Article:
Motivating Your Underachiever

UnmotivatedHave you got a bright, but unmotivated child – a child with a high IQ who does well on standardized tests, but brings home a report card full of C’s, doesn’t do his homework and sometimes fails course exams?

Children who are underachievers usually have no identifiable physical or learning disabilities; their academic performance is just significantly lower than their intelligence level. Why do underachievers do poorly? Often, they just don’t try. A 1991 U.S. Department of Education study found that lack of student motivation is a primary cause of low academic achievement.

There is no typical profile of an underachiever. Some scrape by with passing marks. Others get an A on one exam and flunk another. Some are good students whose grades suddenly drop.

Child development experts say it’s a problem parents should address early on to avoid issues of self-esteem, a lack of effort and more. But understanding the underachiever is not an easy task. Experts advise parents to watch for patterns of behavior, such as:

Fear of failing – Underachievers who fear failure may actually be perfectionists who equate their worth as a person with what they produce. Children who feel this way may have parents who focus too closely on grades.

Sibling rivalry Children who feel they should achieve at the same level as an older or younger sibling may react by underachieving.

Power play – These children use passive-aggressive ways of getting back at parents whose expectations are too high.

• Late bloomers – These are children who simply take a long time to decide that doing well in school is something they really want.

Usually, children are underachievers for more than one reason. Other causes for a lack of motivation include a family crisis, such as death or divorce.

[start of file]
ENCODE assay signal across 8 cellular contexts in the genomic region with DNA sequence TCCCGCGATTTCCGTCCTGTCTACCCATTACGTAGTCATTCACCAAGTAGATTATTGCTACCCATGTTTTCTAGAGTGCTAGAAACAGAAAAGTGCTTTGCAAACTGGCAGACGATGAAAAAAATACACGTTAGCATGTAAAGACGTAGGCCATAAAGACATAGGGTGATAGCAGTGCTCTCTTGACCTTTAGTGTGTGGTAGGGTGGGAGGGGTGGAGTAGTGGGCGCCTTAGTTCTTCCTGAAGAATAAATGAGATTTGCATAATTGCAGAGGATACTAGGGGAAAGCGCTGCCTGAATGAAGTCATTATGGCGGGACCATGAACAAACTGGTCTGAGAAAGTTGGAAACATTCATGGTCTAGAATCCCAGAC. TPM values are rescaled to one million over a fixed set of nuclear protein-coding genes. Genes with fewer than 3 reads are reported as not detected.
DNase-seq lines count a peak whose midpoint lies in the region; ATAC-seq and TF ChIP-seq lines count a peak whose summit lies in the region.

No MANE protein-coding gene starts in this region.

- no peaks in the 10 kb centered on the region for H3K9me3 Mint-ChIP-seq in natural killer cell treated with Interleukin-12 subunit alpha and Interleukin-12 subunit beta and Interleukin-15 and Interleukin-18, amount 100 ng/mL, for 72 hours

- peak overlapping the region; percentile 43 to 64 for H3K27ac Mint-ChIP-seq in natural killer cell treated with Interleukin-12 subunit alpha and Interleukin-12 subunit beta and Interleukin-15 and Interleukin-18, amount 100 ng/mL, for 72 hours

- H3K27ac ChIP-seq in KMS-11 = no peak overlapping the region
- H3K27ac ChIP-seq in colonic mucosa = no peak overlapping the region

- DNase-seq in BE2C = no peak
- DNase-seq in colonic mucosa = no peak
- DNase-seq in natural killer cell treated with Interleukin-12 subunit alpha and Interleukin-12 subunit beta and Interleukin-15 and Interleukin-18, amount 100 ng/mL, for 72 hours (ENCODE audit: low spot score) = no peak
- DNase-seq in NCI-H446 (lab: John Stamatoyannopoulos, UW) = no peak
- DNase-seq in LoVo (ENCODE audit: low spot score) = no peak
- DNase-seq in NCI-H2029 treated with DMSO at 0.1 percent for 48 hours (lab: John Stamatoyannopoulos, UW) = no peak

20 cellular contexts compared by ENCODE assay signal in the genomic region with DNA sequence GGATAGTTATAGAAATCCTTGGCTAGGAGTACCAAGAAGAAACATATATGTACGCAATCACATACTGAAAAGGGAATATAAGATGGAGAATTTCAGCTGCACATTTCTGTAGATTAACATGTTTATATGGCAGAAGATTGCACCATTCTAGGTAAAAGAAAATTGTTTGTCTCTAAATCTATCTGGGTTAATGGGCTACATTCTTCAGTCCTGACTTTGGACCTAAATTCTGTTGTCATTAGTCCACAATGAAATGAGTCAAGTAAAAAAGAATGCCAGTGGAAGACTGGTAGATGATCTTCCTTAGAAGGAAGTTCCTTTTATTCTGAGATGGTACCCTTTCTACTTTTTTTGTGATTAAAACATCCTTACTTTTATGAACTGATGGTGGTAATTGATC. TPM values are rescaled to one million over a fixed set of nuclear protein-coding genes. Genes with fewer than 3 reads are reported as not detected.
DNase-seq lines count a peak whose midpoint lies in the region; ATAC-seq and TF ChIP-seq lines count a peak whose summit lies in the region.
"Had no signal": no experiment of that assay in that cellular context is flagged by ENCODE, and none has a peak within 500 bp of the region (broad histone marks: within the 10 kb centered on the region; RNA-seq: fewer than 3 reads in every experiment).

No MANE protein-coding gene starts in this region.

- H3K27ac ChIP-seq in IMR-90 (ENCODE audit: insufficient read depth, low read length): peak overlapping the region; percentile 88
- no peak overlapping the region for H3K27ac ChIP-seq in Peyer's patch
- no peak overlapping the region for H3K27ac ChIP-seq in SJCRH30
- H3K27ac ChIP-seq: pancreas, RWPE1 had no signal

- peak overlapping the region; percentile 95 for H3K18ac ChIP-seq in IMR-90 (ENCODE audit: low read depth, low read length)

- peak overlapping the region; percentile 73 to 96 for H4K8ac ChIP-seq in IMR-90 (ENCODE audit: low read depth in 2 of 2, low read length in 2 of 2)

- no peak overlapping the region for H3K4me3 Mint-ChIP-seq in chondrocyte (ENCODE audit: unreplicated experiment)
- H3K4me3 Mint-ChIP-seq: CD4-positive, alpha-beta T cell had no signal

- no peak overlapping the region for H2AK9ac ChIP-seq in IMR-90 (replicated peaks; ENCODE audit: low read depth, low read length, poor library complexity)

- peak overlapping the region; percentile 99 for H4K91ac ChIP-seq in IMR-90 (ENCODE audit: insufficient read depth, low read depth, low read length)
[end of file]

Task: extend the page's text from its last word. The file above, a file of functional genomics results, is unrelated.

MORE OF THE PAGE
What Works?

Communication and cooperation between parents and schools are essential to resolving motivational problems. Parents and the child’s teacher can meet regularly to discuss a child’s behavior in class and whether assignments are turned in. They can work together to create a behavior program focusing on one problem, such as making sure the student’s homework is turned in on time.

Sometimes children are unmotivated because they’re bored in school; they may need to do more hands-on work. Competition in the classroom may also be to blame, particularly if a child decides not to try rather than be repeatedly disappointed when other students fare better.

Some parents offer money or other incentives in an effort to motivate their children’s school performance. But experts are divided on whether this is a good idea.

Incentives of any kind, including good grades or punishment for poor performance, only work in the short run, argues Alfie Kohn, author of Punished by Rewards, a book on motivation. He maintains that rewards can actually do lasting harm.

“You can make a child do something by bribes and threats, but you can’t create an interest in doing it by force,” he says. “If the student is doing the homework, passing the tests, pleasing the parent and jumping through the hoops – but all for the wrong reasons – then you have a problem.”

Some experts, including noted Harvard psychologist Bob Brooks, point to the importance of parents believing in their kids and their abilities. Children who realize it makes a difference if they try hard will become more motivated.

Brooks advises parents to:

Choose natural consequences when possible. If a child refuses to prepare for a test, stop nagging and allow him to face the consequences – even if it means a failing grade. By choosing a natural consequence, parents allow the child’s actions to cause a consequence. The only caution here is that you have to know that your children are capable of doing the tasks you’re allowing them to fail at. If your child has a learning disability, then pulling back academic support is not the best way to help.

See also:

Identifying Learning Disabilities What to watch for at different ages

When Your Child is Bored at School